You may be asking yourself why I don’t increase my position sizes to 100 shares and sell new covered calls. Good question.

According to the CBOE:

Pursuant to OCC rules (Article VI, Section 11 and 11A), all outstanding EDC/FAS option series as of Thursday, November 10, 2011, at 8:30 A.M. Chicago time will be adjusted to reflect this 1-for-5 reverse ETF split. All EDC/FAS options will be adjusted to require the receipt or delivery of: 20 shares of the new securities (New “EDC”/”FAS”).

– AND –

Strike prices will remain the same. The option symbol will change to EDC1/FAS1.

Confused? I was too.

Basically, this means that the converted options (EDC1/FAS1) are based on 20 shares (rather than 100). So the calls in my account have changed…sort of. 1 “FAS1” call is a contract for 20 shares of “new FAS” with a strike price of $70.00. In my account, I hold 1 FAS1 call with a strike price of $14.00 (or 1/5 of $70.00).

You can check out the official statement from Direxion here:
Reverse Split Q&A (PDF)

And here is the CBOE press release:
Direxion Daily Emerging Markets Bull 3x Shares 1-for-5 Reverse ETF Split (PDF)

November Option Investing – FAS Covered Calls – Part 2

The FAS covered calls I purchased last Monday (Shares at $15.43 / $15.00 calls @ $0.84), as well as the buy-back trade ($14.00 calls at $0.35) expired over the weekend, allowing me to sell another set of calls for the week.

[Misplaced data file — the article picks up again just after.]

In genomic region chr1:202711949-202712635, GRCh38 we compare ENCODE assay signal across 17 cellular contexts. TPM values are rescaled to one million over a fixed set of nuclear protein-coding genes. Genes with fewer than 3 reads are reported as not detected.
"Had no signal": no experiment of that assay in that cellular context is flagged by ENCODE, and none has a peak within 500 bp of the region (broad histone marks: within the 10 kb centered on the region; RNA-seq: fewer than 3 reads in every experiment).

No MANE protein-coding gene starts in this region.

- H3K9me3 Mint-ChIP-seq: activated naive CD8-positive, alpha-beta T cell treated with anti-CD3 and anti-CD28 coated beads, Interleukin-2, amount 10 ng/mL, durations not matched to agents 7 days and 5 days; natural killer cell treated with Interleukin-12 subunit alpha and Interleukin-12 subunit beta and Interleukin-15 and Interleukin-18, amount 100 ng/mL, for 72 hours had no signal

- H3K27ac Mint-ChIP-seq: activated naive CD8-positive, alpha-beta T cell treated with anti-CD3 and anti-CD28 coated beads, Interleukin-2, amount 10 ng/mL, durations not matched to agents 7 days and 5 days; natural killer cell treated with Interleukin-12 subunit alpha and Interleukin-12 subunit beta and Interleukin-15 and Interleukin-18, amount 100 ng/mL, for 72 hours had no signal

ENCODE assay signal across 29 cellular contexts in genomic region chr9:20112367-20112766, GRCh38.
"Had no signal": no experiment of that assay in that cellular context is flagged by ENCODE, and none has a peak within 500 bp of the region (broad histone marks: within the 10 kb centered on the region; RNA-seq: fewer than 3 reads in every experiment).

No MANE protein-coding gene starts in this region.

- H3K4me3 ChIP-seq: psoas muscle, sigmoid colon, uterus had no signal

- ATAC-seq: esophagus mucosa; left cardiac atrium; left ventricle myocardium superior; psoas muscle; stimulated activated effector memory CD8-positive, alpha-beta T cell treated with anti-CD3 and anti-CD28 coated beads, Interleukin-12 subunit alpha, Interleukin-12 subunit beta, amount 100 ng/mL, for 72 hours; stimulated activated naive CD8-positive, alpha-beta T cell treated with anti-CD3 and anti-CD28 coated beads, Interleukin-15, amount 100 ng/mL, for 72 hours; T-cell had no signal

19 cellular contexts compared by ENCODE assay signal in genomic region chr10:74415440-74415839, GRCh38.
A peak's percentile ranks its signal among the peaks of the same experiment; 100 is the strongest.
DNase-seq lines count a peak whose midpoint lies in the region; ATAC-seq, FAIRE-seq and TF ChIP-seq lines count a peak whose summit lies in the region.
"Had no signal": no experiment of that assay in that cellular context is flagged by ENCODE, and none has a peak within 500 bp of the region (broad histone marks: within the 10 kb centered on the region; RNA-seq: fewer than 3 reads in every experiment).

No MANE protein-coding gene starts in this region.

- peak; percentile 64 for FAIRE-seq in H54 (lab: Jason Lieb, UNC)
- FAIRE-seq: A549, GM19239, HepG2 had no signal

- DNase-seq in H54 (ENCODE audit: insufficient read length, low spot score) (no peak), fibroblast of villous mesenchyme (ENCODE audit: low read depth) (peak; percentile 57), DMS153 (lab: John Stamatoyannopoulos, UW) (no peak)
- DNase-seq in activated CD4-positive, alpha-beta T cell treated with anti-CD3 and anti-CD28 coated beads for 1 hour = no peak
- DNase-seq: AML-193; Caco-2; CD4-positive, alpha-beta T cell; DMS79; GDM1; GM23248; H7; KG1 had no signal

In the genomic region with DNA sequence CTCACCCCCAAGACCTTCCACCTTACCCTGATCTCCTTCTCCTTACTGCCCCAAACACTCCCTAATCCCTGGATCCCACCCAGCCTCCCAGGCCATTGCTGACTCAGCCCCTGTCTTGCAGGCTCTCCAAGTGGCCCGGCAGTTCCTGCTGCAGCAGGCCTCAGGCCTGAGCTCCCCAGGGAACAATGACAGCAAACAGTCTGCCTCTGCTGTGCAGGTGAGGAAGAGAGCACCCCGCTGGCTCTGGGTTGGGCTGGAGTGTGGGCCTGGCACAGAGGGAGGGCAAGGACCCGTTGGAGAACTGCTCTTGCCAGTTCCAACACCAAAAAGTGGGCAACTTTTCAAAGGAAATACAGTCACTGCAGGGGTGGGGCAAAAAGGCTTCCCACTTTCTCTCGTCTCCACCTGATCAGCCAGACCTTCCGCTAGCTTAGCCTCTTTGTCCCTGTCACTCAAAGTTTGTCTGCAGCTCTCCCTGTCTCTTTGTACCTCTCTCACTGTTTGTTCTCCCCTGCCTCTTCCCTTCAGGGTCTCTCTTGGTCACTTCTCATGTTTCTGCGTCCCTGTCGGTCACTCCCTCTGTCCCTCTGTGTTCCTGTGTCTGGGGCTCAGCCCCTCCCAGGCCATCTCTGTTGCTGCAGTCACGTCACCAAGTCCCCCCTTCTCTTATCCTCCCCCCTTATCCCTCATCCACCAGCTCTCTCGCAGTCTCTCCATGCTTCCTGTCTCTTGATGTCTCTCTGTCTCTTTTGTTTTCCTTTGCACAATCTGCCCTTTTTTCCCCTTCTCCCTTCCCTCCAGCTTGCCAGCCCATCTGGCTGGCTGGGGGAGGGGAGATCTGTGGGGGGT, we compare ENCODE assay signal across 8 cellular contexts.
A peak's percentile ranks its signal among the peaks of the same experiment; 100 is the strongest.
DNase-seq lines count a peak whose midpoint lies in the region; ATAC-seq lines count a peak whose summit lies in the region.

FAS – $14.00 calls @ $0.47 (These calls expire Nov. 11th)

Cashflow Report – Paper Income during October 2011

Welcome to my Investing for Cashflow Report – October 2011 Edition!

Every month, I create a “cashflow report” to review the paper income I’ve created from trading covered calls. Analyzing trades is something every investor/trader should do on a regular basis, and I use these reports to do the following:

  1. Help me track my progress towards financial independence
  2. Maintain my focus on increasing paper income and meeting my goals each month
  3. Provide an example of creating an income from investing/trading (actually making money)
  4. Get your feedback on ways to improve


October 2011 Overview

Coming into the month, the markets confirmed the beginning of an uptrend (October 4th), although all signs pointed to a pretty weak (i.e. short lived) rally. I was worried this would be another month of no cashflow, because the previous rally attempts had ended a few days after beginning. Instead of trading, I deposited my first month’s worth of expenses into an online checking account.